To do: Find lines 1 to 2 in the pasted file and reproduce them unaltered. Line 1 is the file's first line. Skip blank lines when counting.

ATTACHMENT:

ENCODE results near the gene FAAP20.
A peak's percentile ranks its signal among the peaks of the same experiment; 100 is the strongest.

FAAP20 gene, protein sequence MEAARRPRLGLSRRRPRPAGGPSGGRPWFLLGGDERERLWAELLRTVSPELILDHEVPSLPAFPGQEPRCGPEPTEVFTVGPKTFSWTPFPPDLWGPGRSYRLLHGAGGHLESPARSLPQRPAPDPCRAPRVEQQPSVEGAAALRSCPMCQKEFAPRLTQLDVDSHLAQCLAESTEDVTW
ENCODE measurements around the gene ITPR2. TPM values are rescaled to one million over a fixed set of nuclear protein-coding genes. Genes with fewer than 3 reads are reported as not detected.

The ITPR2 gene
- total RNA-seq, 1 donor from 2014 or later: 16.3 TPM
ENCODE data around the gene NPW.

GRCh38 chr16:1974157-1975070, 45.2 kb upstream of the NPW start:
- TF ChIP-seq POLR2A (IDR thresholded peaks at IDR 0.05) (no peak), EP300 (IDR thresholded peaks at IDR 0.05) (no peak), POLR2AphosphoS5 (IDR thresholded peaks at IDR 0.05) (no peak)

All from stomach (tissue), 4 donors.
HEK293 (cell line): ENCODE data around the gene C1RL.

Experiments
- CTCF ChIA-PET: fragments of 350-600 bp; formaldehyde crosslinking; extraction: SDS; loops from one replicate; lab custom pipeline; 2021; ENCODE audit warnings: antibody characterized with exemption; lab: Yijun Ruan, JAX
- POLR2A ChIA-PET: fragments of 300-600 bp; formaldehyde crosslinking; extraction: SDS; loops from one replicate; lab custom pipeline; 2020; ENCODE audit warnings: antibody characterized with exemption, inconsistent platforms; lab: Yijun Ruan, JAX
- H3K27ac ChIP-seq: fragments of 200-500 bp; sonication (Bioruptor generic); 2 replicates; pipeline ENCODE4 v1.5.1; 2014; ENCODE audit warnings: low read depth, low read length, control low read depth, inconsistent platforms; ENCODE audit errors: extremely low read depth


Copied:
ENCODE results near the gene FAAP20.
A peak's percentile ranks its signal among the peaks of the same experiment; 100 is the strongest.